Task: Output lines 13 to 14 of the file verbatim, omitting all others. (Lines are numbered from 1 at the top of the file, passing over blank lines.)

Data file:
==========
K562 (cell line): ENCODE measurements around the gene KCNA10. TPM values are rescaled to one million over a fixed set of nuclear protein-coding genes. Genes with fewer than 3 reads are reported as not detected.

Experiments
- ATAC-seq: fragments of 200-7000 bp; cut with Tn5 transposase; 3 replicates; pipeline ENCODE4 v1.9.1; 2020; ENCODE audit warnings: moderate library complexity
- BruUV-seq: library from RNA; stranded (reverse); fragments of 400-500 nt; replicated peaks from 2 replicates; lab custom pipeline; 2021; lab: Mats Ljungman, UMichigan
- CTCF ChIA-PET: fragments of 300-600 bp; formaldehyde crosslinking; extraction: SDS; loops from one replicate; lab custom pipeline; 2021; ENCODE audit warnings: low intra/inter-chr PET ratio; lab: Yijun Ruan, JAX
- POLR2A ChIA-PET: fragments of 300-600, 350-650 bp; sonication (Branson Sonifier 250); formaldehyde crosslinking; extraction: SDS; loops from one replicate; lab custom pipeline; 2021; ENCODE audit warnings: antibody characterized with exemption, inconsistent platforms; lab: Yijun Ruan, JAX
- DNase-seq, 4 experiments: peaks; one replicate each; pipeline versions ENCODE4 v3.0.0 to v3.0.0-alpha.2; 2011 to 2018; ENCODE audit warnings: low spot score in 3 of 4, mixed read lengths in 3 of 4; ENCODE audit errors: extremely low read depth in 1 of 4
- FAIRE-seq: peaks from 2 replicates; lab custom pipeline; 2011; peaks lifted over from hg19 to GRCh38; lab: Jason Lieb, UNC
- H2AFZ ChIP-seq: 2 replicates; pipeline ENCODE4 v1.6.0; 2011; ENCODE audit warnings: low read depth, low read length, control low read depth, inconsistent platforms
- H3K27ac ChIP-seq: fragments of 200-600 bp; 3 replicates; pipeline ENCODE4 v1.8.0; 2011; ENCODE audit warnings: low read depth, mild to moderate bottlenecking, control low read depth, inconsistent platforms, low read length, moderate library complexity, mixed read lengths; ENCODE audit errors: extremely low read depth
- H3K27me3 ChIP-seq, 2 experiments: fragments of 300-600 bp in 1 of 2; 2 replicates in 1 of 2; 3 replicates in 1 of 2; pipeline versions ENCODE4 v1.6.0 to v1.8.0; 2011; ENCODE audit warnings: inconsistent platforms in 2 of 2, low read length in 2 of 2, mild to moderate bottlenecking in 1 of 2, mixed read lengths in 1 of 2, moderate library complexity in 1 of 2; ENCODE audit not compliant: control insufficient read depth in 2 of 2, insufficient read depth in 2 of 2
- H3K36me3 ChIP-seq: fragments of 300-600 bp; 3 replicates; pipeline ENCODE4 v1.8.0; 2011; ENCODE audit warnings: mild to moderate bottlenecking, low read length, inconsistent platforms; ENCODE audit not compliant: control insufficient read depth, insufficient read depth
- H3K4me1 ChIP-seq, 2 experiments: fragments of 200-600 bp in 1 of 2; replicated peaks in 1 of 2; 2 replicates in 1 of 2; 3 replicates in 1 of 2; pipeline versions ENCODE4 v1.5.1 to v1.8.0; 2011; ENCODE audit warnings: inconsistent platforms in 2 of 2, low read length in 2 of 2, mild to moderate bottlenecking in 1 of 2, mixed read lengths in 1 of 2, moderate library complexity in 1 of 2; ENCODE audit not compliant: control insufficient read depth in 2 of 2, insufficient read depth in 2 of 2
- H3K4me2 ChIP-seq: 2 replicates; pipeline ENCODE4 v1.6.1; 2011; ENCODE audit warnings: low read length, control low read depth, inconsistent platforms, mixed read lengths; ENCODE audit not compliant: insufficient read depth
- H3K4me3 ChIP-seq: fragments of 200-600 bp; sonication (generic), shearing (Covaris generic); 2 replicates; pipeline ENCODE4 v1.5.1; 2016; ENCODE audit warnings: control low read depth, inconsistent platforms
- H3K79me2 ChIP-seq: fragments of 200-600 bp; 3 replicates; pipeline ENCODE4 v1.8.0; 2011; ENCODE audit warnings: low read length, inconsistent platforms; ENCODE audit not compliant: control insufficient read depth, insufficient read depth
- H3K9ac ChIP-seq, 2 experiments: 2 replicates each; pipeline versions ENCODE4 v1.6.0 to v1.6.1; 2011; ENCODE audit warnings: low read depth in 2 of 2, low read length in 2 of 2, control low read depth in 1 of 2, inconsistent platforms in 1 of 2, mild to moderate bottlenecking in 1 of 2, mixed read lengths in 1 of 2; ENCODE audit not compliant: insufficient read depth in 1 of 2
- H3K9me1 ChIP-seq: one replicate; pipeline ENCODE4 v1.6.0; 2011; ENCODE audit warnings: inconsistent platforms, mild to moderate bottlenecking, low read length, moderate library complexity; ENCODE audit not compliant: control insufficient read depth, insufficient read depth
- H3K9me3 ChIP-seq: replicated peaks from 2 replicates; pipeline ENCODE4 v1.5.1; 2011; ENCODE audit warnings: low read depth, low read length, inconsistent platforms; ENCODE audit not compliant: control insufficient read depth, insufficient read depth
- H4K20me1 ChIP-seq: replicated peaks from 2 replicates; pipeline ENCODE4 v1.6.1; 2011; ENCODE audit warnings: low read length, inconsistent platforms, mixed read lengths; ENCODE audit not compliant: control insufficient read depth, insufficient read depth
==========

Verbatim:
- H3K4me1 ChIP-seq, 2 experiments: fragments of 200-600 bp in 1 of 2; replicated peaks in 1 of 2; 2 replicates in 1 of 2; 3 replicates in 1 of 2; pipeline versions ENCODE4 v1.5.1 to v1.8.0; 2011; ENCODE audit warnings: inconsistent platforms in 2 of 2, low read length in 2 of 2, mild to moderate bottlenecking in 1 of 2, mixed read lengths in 1 of 2, moderate library complexity in 1 of 2; ENCODE audit not compliant: control insufficient read depth in 2 of 2, insufficient read depth in 2 of 2
- H3K4me2 ChIP-seq: 2 replicates; pipeline ENCODE4 v1.6.1; 2011; ENCODE audit warnings: low read length, control low read depth, inconsistent platforms, mixed read lengths; ENCODE audit not compliant: insufficient read depth